I attended the Hack.LU conference which took place during 22-24th of October 2013. This conference is well-known for its excellent capture the flag contest created by fluxfingers, which was no different this year. By the end of the conference, there were 21 published challenges within the fields of crypto, web, reverse engineering, exploiting, internals, and miscellaneous. After completing the fairly easy ‘Pay TV’ and ‘RoboAuth’ challenges during my limited free time on the first and second day (I was attending courses rather than dedicating time to the CTF), I started focusing on a harder challenge in the evening, according to its 400 points reward: ‘Wannabe’. It was categorized as ‘exploiting’ and came with the following description: Continue Reading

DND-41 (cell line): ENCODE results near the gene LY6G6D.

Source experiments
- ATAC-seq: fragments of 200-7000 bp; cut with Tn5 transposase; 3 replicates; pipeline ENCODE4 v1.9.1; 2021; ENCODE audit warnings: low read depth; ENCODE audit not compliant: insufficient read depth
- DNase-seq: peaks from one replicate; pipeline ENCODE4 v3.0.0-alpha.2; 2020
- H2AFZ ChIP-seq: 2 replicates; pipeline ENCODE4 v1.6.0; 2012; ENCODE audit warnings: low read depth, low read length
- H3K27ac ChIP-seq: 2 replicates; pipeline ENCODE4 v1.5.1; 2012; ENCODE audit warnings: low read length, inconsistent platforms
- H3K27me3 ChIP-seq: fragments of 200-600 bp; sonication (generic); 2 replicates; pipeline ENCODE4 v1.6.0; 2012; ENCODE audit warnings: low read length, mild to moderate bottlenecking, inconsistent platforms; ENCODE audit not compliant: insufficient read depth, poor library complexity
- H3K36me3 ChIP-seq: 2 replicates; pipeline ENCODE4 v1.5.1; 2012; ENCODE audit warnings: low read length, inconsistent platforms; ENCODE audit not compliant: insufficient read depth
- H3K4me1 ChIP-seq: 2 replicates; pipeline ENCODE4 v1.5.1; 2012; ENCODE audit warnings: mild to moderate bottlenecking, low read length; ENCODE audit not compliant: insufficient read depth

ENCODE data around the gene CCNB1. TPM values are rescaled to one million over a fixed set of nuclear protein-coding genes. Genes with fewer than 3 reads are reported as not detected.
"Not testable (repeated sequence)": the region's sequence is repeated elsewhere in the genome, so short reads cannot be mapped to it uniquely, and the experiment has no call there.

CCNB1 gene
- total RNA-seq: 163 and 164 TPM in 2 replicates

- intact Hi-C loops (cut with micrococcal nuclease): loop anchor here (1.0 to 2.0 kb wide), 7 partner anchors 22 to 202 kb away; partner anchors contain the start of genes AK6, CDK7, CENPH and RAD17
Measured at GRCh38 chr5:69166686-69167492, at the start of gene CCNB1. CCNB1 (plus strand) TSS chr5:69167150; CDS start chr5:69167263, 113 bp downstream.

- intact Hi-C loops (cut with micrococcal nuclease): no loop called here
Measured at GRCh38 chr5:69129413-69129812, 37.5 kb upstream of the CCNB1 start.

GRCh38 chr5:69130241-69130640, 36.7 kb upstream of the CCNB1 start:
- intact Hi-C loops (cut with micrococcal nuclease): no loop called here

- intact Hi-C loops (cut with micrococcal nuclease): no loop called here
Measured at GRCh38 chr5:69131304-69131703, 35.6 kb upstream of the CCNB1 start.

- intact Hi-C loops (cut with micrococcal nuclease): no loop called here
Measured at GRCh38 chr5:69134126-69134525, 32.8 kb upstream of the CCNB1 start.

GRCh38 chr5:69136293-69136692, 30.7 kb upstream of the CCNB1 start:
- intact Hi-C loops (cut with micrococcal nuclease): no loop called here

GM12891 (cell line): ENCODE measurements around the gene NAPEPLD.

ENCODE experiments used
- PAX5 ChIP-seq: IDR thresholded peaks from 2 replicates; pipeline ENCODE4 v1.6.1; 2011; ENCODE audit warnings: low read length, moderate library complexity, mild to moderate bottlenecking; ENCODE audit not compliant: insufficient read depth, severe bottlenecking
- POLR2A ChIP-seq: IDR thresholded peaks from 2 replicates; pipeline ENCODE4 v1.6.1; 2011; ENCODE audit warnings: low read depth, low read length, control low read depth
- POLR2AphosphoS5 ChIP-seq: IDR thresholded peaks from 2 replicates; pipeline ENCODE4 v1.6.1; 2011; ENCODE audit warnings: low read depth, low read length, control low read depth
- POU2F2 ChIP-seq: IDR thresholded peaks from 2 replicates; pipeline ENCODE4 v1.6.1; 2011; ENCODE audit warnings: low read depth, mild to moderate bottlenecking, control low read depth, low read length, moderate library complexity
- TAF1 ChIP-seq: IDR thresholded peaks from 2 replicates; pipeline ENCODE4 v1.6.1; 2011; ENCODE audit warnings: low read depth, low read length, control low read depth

SQL Injection is still a common web application vulnerability these days, despite the fact that it’s already around for ages. The more general ‘Injection’ vulnerability is still at #1 in the OWASP TOP 2013, partly because of the huge risk that is involved – a database usually contains sensitive data that can be leveraged to conduct further attacks, either on the web application layer (privilege escalation) or even the OS layer (remote code execution) when certain prerequisites are met. However, because of limited adoption of best security practices by web application developers and, more importantly, the default use of parameterized queries in popular DB frameworks such as LINQ, SQL Injection is slowly becoming less prevalent in the wild.